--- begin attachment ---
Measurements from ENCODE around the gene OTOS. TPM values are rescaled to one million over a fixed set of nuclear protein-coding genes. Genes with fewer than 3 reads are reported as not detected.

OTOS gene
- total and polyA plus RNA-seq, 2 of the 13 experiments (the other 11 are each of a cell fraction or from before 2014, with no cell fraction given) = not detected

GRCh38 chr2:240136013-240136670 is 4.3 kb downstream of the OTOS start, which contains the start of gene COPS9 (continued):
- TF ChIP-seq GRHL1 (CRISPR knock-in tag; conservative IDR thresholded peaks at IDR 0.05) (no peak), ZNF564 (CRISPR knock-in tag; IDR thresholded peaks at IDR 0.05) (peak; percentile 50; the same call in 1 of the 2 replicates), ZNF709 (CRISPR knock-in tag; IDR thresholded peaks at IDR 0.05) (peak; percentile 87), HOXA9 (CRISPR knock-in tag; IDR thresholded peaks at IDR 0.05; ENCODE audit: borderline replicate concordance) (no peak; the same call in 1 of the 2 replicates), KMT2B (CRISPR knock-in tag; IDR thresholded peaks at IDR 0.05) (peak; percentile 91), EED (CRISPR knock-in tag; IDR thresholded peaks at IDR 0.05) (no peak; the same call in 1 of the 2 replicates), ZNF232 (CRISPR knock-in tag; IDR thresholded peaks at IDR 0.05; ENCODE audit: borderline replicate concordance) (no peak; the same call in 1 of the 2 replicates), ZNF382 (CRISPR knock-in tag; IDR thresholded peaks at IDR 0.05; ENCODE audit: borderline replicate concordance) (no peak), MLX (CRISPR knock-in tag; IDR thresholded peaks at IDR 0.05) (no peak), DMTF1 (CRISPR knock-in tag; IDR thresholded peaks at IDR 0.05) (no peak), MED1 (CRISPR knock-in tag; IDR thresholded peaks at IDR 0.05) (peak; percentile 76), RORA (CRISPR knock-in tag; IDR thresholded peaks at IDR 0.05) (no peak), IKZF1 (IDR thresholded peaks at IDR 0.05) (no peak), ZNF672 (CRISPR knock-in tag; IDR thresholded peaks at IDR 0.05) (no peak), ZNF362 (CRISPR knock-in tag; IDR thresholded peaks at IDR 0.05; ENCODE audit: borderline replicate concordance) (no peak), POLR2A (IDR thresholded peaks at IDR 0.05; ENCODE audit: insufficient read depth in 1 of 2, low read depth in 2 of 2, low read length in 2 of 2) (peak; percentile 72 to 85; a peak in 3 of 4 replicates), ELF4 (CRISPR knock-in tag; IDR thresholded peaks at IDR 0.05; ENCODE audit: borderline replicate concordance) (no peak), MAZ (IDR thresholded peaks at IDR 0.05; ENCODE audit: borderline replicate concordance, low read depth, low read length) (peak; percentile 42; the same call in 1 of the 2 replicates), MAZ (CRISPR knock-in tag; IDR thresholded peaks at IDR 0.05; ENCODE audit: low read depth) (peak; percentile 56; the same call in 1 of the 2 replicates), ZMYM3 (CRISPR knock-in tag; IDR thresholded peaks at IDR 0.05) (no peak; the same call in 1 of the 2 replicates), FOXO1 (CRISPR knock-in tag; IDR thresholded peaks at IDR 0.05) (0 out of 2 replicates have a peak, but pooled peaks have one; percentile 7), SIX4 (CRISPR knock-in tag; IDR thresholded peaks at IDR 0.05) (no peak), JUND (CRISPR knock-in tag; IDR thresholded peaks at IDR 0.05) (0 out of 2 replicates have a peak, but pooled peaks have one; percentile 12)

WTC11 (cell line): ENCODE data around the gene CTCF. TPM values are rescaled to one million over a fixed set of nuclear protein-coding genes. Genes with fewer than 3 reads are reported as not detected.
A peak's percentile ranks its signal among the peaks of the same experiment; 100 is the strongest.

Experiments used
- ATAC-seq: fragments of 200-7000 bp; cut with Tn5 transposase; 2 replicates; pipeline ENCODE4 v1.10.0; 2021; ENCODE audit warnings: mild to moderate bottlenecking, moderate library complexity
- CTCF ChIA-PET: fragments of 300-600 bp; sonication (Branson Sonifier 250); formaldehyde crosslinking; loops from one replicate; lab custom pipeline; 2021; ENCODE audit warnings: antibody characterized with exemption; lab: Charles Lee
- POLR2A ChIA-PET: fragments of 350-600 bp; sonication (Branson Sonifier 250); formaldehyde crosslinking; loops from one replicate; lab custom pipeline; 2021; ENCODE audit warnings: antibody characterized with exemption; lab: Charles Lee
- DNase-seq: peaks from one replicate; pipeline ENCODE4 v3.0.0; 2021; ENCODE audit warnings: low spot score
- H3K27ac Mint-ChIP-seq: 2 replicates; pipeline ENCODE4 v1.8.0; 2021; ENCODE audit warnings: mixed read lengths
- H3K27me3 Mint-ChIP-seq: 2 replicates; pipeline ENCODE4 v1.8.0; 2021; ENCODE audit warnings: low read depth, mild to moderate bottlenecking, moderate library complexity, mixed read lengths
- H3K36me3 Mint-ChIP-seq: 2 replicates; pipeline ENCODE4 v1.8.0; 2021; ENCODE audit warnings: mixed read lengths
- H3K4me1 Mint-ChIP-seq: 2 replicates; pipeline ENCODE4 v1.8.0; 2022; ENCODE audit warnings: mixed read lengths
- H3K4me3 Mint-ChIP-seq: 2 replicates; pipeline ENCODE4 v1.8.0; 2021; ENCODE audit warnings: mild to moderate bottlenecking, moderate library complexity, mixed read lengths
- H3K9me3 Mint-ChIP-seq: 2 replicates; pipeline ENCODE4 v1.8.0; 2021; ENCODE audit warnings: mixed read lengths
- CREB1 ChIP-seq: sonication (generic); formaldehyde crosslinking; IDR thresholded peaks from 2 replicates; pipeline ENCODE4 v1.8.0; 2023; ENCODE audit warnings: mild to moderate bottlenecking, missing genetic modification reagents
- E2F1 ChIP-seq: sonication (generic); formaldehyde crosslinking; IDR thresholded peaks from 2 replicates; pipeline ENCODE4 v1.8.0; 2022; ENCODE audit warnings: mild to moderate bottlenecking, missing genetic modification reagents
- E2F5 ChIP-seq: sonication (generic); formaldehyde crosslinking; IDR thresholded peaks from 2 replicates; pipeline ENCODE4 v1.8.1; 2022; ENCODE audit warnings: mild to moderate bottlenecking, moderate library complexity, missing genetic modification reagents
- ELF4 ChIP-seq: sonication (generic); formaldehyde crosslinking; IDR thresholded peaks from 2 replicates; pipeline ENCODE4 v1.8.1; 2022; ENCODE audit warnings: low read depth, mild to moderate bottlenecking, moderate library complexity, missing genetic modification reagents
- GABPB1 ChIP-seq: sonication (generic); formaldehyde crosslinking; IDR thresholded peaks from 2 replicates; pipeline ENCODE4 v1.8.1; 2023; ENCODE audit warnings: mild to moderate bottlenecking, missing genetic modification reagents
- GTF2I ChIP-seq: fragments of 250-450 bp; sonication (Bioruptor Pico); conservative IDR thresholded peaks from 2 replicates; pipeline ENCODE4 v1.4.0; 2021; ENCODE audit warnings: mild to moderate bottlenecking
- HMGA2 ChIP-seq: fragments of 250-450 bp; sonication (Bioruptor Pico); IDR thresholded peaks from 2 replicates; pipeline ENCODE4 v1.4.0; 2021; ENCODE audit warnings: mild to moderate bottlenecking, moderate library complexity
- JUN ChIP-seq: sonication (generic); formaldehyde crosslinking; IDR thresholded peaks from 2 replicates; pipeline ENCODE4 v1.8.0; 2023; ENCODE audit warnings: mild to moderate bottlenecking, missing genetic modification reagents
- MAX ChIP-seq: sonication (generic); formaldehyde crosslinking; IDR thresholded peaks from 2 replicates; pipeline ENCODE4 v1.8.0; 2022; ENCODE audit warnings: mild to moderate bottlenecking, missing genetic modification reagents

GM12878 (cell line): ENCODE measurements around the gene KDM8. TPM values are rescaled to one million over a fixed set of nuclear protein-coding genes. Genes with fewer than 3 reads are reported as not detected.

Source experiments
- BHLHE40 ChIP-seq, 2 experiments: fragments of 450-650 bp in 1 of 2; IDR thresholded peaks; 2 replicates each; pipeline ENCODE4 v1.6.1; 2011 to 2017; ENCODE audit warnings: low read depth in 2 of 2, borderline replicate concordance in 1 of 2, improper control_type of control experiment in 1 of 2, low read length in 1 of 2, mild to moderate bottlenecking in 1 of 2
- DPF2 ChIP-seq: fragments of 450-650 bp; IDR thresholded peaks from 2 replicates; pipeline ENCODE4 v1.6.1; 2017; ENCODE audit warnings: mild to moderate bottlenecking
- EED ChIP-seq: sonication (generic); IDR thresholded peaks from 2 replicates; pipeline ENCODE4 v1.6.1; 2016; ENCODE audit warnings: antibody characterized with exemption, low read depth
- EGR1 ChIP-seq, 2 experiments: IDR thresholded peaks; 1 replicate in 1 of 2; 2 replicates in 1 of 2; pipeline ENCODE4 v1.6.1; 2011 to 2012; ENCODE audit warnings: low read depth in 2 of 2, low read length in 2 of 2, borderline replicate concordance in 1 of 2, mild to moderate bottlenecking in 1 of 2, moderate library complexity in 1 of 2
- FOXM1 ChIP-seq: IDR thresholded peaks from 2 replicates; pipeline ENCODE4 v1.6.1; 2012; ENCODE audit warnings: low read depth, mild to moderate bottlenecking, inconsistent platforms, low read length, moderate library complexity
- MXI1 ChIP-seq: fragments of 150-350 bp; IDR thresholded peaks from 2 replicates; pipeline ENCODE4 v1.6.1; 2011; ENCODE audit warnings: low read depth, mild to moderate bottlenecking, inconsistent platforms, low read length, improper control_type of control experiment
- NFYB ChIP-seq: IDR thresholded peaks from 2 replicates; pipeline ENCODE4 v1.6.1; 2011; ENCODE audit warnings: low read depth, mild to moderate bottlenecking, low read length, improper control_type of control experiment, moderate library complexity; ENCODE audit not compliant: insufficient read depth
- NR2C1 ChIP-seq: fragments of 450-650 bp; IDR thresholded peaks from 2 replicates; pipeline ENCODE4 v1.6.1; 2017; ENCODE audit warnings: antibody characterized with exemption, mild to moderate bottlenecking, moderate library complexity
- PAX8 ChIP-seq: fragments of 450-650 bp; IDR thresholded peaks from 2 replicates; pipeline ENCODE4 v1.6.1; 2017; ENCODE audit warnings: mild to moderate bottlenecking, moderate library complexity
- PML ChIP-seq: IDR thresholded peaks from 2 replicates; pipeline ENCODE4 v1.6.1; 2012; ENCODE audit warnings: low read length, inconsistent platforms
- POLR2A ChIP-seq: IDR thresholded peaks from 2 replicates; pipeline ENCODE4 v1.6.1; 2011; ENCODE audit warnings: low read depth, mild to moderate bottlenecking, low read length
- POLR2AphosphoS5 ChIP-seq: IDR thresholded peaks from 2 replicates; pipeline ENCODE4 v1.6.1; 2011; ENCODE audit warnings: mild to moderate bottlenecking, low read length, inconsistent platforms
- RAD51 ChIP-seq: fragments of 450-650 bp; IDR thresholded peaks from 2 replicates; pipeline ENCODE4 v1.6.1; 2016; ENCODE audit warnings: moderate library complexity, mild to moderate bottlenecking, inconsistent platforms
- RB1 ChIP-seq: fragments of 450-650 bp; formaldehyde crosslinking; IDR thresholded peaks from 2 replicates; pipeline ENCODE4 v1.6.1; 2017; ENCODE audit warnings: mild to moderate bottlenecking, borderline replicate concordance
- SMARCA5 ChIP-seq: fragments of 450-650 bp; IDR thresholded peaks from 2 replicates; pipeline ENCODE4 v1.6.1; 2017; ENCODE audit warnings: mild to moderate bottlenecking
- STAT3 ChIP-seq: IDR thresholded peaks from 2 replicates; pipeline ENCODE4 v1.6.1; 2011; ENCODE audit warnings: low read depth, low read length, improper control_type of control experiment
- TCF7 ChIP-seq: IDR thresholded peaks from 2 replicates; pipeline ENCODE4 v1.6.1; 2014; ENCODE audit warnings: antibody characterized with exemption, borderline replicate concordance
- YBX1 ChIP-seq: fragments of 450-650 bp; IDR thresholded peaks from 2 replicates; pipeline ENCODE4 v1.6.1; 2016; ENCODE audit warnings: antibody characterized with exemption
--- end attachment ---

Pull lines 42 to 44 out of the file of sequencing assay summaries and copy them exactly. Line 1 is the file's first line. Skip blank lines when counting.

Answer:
- RAD51 ChIP-seq: fragments of 450-650 bp; IDR thresholded peaks from 2 replicates; pipeline ENCODE4 v1.6.1; 2016; ENCODE audit warnings: moderate library complexity, mild to moderate bottlenecking, inconsistent platforms
- RB1 ChIP-seq: fragments of 450-650 bp; formaldehyde crosslinking; IDR thresholded peaks from 2 replicates; pipeline ENCODE4 v1.6.1; 2017; ENCODE audit warnings: mild to moderate bottlenecking, borderline replicate concordance
- SMARCA5 ChIP-seq: fragments of 450-650 bp; IDR thresholded peaks from 2 replicates; pipeline ENCODE4 v1.6.1; 2017; ENCODE audit warnings: mild to moderate bottlenecking